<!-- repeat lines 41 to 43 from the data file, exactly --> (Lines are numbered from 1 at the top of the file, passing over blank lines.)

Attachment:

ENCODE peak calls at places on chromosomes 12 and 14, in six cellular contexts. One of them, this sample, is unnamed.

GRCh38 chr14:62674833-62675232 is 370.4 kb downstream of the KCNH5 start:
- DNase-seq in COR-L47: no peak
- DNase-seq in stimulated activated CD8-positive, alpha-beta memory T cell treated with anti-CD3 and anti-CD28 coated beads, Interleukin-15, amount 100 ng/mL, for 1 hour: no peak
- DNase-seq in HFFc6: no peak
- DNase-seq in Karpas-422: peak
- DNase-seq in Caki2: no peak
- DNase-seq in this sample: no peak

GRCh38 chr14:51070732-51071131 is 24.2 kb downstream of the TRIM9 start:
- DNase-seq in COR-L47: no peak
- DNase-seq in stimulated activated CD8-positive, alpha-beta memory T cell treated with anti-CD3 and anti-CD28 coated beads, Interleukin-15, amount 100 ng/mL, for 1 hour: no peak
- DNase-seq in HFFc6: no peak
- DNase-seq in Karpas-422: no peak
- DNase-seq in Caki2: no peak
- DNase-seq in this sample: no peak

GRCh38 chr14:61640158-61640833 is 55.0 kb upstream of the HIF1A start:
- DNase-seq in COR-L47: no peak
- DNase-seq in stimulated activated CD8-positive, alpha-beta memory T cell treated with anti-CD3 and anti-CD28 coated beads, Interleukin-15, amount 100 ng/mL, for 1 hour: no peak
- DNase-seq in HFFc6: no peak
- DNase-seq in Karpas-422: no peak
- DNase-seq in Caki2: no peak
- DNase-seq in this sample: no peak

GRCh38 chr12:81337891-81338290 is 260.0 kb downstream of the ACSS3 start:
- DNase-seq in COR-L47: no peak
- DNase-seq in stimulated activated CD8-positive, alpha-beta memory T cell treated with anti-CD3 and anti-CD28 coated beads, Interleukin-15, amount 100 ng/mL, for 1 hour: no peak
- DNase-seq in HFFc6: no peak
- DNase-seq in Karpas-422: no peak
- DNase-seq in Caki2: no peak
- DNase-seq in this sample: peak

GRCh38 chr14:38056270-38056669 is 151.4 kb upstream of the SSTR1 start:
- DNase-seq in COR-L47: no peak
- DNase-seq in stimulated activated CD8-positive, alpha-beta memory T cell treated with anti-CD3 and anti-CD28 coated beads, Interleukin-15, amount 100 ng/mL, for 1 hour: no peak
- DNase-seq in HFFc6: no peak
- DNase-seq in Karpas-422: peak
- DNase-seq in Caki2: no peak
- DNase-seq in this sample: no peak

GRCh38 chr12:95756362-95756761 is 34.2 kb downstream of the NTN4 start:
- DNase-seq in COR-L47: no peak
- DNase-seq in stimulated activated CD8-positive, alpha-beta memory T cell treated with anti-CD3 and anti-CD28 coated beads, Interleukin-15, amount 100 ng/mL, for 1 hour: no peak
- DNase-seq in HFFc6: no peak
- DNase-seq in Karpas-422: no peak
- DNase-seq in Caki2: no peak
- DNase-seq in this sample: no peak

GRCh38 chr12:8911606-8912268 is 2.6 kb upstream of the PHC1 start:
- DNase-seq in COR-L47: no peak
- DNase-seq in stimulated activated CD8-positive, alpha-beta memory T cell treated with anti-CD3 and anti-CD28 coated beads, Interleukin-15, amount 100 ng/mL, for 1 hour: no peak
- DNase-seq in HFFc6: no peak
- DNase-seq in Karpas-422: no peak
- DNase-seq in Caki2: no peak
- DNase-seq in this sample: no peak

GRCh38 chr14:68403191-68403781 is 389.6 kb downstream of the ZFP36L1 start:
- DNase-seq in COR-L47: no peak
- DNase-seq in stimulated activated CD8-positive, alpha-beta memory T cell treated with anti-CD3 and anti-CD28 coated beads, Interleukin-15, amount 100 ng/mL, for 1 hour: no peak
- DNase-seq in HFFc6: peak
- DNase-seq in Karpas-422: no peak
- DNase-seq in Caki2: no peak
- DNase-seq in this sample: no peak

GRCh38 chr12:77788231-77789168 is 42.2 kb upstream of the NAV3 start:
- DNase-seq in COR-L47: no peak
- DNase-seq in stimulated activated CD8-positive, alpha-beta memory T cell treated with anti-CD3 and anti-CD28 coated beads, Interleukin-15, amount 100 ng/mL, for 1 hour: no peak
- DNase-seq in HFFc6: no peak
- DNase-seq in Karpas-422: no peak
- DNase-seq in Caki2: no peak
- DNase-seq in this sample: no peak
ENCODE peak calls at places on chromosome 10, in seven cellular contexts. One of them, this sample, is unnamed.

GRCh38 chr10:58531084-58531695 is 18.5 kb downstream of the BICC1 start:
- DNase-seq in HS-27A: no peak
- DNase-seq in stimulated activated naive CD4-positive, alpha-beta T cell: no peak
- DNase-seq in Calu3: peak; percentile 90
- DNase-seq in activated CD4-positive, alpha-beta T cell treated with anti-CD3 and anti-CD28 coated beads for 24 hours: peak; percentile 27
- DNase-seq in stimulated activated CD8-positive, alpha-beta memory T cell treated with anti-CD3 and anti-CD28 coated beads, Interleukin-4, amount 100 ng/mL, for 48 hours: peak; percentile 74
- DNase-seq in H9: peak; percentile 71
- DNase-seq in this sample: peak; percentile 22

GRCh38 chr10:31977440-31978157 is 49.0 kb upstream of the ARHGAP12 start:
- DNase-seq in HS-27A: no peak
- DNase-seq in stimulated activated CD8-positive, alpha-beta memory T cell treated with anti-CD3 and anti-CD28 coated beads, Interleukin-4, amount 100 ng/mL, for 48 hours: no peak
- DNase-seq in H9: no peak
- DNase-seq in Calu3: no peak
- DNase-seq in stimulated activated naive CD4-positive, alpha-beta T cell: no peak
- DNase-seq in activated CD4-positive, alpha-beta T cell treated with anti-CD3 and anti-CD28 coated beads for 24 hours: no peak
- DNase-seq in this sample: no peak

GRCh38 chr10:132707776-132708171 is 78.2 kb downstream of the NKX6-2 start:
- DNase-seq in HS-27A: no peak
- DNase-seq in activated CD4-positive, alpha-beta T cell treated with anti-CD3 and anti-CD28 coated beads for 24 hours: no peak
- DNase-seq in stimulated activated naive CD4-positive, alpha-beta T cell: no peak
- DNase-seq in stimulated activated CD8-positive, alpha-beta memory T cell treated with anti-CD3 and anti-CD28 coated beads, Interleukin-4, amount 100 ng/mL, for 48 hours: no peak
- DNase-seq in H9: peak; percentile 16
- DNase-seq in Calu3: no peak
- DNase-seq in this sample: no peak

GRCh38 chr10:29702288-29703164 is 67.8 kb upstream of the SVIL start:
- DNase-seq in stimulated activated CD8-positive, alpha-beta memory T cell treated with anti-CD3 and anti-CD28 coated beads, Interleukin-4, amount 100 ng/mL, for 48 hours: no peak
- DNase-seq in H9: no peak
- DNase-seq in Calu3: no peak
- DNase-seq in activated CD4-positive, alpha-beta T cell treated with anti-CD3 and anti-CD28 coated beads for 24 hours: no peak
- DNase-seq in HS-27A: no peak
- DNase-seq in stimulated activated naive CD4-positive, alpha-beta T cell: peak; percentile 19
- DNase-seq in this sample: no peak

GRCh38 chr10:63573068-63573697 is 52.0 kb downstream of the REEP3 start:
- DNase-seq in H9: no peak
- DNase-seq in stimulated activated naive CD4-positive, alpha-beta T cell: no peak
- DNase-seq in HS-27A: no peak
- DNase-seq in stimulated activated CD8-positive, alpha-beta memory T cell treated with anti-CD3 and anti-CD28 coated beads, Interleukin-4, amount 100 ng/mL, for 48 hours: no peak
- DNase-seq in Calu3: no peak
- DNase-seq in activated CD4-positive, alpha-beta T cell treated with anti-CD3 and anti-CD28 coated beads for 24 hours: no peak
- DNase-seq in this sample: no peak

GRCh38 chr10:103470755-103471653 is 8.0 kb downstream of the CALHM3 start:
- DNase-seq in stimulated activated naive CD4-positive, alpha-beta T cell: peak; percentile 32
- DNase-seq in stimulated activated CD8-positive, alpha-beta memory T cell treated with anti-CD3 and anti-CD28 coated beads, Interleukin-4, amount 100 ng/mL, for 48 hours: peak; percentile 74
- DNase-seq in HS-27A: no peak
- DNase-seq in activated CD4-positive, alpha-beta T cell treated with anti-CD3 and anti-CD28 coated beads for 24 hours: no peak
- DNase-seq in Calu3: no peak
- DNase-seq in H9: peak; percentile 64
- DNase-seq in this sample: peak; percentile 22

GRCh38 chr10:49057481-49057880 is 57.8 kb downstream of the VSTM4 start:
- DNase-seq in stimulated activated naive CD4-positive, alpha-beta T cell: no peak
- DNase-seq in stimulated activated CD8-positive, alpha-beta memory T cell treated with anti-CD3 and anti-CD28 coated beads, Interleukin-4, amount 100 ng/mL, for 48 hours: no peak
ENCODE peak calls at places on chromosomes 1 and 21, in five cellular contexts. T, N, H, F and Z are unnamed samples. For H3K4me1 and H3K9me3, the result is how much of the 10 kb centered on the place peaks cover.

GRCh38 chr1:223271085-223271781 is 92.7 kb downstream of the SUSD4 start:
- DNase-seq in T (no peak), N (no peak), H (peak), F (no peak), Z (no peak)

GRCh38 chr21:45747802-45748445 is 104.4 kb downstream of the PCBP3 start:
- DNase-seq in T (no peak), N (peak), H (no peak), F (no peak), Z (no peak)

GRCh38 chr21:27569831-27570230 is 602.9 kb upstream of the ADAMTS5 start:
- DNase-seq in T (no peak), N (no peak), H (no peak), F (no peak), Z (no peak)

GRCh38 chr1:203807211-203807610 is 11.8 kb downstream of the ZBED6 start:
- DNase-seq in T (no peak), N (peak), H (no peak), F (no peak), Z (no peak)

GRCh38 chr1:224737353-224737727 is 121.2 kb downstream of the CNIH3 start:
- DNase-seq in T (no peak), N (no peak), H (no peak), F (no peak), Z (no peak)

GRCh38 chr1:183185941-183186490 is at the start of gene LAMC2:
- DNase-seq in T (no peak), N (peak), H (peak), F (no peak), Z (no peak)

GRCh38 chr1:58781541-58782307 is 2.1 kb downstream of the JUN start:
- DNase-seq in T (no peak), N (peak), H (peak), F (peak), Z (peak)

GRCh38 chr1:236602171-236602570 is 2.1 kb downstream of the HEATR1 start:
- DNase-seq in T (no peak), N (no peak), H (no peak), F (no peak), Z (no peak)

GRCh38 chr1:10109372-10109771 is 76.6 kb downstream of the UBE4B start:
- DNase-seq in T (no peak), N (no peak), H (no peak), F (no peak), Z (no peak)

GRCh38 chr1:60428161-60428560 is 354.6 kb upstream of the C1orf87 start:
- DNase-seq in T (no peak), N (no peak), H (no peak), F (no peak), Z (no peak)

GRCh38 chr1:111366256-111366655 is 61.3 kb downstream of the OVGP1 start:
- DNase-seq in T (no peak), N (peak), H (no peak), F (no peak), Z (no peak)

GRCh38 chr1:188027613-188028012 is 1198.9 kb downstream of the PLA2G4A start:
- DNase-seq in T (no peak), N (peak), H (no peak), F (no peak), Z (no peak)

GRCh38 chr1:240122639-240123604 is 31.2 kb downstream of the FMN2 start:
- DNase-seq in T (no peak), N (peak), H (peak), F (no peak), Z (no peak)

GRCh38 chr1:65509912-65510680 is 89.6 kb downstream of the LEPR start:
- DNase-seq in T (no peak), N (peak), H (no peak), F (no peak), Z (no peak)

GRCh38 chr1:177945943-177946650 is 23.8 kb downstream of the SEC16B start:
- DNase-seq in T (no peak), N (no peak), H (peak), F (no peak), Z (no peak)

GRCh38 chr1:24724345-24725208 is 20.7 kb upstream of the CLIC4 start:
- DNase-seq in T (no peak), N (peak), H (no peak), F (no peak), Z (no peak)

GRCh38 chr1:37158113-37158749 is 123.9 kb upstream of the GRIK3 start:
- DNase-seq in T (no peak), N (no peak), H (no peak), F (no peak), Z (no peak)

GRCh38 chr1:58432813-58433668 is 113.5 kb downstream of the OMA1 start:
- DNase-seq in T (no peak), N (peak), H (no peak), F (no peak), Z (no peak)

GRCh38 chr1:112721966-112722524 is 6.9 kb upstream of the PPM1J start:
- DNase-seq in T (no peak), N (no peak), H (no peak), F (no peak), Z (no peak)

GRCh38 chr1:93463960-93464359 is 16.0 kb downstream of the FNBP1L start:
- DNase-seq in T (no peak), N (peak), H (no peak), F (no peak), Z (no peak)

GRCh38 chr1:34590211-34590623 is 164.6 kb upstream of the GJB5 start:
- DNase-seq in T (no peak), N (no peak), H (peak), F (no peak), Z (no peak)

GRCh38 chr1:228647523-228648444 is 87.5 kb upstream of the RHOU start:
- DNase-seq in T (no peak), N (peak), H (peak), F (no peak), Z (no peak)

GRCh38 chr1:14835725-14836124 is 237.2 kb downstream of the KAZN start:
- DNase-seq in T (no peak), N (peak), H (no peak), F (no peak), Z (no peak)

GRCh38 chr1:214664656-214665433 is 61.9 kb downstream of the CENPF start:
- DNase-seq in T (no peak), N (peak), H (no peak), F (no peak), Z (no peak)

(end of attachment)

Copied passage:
- DNase-seq in Karpas-422: no peak
- DNase-seq in Caki2: no peak
- DNase-seq in this sample: no peak